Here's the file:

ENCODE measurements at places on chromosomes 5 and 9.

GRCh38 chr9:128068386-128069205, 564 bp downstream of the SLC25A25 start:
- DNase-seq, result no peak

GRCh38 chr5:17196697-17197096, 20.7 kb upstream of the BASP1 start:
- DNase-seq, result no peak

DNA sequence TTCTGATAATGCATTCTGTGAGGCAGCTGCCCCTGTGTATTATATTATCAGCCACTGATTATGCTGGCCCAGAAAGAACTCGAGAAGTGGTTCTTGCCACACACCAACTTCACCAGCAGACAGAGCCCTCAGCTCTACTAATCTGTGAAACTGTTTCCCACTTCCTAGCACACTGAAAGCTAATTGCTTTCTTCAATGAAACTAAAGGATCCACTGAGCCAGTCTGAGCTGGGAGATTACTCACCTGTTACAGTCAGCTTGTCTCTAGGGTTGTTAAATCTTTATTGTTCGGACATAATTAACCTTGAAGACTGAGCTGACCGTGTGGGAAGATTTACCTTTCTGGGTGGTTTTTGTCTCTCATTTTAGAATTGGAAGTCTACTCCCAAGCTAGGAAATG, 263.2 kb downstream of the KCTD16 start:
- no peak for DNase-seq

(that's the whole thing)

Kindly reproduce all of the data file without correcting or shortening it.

ENCODE measurements at places on chromosomes 5 and 9.

GRCh38 chr9:128068386-128069205, 564 bp downstream of the SLC25A25 start:
- DNase-seq, result no peak

GRCh38 chr5:17196697-17197096, 20.7 kb upstream of the BASP1 start:
- DNase-seq, result no peak

DNA sequence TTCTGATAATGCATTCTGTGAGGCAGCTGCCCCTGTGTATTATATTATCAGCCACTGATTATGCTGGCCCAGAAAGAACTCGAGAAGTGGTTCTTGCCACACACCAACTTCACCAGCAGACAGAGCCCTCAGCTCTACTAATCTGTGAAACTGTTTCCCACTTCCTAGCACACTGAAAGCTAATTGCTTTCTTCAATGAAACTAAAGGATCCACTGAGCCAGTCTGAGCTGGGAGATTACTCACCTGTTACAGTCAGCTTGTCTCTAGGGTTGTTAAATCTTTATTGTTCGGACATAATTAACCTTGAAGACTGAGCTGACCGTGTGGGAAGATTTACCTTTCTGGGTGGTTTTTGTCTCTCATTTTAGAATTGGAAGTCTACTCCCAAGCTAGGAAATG, 263.2 kb downstream of the KCTD16 start:
- no peak for DNase-seq